"Catching the Queen?" Develas repeated in confusion.

"Oh yes, the Queen is being pressured to take a consort. And so all manner of nobles who think they might like to wear a crown have come to pay her a visit."

"Hmmph. I've never seen the Queen. Is she very beautiful?" The question had come to Develas' mind not because it was logical, but because her green liveried visitor struck her as very beautiful indeed.

"Many people declare that she is beautiful. Better yet, she is even reputed to be wise and good hearted."

"Oh, those other two things are more than reputation." Develas grinned and flipped the horseshoe over. She found herself becoming all the more curious about the woman in green livery. Was she one of the suitors too?

The horse shoe was done all too soon as far as Develas was concerned. It wasn't often by any means that she got to speak with someone of such a rank as the woman in green livery was, and contrary to what might be expected, the woman never talked down to her. In the end, the woman in green livery insisted Develas accept three silver coins, and then vanished around the broad bend in the road on her well shod horse.


"Well, there must be something. I can't give her clothes or flowers or any of that other nonsense, else how will I stand out from the others?" A haughty young man stalked into Develas' forge. It was early fall now, so people were more inclined to stop in even if they had no work to give, so as to warm themselves. The young man was rather extensively perfumed and powdered, with fancy tight hose. He began riffling through the various things hung up for people to consider buying, a few pots, pans, knives, and the like. To his surprise, tucked among these thoroughly utilitarian things was a finely wrought bird.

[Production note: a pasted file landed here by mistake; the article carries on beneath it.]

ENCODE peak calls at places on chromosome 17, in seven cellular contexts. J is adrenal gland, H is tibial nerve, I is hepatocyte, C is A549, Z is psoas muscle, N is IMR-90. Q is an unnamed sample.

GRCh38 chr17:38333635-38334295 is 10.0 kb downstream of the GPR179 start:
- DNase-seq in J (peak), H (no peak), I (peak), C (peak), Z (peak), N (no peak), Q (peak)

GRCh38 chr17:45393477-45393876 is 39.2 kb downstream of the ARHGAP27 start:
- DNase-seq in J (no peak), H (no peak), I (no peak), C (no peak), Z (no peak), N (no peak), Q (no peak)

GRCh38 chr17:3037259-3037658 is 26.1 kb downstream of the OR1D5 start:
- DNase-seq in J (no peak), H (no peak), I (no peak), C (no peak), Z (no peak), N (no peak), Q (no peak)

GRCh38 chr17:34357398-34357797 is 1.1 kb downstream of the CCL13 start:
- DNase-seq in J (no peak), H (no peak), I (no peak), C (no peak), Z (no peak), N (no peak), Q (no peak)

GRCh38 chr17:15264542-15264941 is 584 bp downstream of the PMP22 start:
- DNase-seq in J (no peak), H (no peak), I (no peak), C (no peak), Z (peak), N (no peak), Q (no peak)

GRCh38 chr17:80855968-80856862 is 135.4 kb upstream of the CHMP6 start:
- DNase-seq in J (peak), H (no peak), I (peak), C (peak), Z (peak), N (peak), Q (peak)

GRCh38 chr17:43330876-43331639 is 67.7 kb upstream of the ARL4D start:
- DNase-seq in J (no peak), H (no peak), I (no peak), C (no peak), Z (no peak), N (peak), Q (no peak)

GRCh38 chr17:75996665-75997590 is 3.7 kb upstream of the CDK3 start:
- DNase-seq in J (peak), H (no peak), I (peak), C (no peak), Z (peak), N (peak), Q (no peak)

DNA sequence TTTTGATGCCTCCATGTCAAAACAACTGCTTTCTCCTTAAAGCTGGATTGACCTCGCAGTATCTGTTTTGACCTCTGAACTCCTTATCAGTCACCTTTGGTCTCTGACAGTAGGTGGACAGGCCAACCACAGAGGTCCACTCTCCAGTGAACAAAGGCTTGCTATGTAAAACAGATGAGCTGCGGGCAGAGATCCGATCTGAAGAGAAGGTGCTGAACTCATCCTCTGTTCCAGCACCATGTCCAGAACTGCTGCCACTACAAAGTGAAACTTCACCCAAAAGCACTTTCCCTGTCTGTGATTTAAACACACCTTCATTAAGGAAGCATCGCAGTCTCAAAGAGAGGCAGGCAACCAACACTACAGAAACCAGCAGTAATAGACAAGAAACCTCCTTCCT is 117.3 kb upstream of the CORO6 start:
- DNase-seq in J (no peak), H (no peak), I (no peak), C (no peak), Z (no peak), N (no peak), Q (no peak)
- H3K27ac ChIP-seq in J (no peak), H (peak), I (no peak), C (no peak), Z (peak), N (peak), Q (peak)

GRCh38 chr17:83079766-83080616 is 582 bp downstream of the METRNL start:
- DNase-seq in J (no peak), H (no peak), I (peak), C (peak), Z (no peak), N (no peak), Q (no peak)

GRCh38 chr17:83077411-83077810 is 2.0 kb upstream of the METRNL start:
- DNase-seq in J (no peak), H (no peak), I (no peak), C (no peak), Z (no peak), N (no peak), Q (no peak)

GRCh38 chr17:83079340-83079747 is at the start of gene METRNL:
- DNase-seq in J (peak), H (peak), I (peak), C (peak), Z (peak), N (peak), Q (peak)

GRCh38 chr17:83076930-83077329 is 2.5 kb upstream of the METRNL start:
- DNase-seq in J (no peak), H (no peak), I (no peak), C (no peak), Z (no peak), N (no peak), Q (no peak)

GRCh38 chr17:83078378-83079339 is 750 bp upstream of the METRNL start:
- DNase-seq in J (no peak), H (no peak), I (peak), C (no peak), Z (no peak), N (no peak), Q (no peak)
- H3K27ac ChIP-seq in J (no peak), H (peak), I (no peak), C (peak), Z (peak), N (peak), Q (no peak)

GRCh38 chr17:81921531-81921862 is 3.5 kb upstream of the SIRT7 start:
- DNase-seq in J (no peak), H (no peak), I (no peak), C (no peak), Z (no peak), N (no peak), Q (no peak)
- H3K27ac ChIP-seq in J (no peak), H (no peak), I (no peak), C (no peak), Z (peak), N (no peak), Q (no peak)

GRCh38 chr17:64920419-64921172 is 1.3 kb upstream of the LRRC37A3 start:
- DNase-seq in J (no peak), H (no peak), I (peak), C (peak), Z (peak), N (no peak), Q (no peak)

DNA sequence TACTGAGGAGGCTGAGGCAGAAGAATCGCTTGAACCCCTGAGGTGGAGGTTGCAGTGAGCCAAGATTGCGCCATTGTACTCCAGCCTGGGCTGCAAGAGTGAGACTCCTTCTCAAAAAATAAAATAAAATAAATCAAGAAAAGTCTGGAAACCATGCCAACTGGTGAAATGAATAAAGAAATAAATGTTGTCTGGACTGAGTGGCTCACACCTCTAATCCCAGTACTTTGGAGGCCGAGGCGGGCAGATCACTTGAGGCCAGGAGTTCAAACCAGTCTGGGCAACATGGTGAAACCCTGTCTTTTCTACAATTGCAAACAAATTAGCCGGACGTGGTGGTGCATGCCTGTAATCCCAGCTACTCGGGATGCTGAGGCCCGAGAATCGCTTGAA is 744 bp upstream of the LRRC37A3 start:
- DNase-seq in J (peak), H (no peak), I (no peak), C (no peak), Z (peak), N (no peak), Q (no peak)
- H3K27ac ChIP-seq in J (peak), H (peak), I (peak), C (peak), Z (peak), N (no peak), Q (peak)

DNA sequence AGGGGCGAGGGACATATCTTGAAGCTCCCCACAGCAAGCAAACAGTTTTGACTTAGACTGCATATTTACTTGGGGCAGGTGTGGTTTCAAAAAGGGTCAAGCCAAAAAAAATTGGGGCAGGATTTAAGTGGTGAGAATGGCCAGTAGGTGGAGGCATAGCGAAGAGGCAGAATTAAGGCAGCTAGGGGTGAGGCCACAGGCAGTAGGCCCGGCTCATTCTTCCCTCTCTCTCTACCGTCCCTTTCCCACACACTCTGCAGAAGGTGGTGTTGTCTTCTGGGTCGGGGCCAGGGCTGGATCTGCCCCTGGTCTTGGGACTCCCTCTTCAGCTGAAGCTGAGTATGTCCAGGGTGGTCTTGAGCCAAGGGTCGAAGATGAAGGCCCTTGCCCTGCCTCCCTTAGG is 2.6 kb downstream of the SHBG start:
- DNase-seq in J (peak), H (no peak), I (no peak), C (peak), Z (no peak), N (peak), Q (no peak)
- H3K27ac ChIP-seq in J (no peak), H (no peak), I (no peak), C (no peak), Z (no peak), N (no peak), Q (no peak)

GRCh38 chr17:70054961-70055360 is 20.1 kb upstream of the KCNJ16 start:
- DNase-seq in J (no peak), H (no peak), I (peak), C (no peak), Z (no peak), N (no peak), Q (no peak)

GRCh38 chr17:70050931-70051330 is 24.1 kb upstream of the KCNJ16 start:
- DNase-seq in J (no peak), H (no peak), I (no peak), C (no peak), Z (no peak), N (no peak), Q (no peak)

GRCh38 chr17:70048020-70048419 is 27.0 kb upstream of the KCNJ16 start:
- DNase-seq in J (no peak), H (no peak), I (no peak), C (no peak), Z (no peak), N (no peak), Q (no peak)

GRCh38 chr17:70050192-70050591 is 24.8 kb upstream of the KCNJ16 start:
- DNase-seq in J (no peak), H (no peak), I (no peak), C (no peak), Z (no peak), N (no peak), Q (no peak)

"How much is this?" he shouted at Develas, who was busy mending a saucepan. Having finished pouring the metal, Develas went to see what she was being shouted at about.

"Oh, that." she answered, when she understood. "The bird isn't for sale. No one wants such things. It's a cuckoo after all." Develas added by way of explanation.

"I want it! You must be willing to part with it for some price." Here was a gift fine enough for the Queen, if only he could get this numbskull smith to part with it.